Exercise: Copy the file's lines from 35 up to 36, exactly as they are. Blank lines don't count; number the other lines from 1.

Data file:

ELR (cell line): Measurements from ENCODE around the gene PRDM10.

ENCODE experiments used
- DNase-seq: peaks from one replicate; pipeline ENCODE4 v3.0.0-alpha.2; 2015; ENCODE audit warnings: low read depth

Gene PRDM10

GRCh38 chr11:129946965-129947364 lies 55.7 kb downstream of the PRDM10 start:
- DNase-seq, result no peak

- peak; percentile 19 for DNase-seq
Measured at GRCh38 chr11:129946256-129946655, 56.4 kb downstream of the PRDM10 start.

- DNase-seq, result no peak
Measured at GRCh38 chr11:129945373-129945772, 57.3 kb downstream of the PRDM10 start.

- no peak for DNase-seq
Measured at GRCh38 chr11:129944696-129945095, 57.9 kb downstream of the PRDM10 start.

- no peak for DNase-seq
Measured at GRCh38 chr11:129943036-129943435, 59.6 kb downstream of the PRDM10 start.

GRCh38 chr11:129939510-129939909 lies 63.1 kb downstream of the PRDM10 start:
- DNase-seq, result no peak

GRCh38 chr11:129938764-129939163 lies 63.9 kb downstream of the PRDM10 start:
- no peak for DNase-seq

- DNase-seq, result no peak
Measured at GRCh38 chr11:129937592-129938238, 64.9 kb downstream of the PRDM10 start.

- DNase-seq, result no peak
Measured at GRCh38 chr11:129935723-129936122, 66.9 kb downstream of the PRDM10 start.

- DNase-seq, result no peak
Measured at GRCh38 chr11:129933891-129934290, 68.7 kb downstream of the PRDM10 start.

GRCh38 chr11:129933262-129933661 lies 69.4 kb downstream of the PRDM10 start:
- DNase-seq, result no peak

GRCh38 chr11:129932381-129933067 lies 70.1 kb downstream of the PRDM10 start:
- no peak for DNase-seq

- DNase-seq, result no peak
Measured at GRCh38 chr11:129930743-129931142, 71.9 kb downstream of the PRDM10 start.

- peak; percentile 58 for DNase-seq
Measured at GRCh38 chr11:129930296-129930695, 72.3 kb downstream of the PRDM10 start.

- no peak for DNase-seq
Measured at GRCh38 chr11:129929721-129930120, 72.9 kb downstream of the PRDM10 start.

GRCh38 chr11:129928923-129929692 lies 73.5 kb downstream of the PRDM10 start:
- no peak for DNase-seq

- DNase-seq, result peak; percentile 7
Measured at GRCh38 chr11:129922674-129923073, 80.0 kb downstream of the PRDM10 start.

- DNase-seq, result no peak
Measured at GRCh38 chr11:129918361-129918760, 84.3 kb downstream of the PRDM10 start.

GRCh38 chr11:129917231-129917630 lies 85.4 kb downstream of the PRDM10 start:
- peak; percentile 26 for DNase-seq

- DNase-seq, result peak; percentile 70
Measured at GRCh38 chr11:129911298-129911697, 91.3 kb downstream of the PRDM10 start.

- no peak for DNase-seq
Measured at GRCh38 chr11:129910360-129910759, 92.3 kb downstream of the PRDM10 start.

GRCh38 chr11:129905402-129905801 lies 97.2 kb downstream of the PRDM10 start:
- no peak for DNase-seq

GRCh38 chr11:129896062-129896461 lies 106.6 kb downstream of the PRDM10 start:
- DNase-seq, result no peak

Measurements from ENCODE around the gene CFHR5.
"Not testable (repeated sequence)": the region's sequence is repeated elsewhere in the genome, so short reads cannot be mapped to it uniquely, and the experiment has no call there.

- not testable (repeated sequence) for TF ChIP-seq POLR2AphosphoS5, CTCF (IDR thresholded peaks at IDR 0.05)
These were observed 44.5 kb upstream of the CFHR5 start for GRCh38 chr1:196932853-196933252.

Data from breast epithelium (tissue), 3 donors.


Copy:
GRCh38 chr11:129928923-129929692 lies 73.5 kb downstream of the PRDM10 start:
- no peak for DNase-seq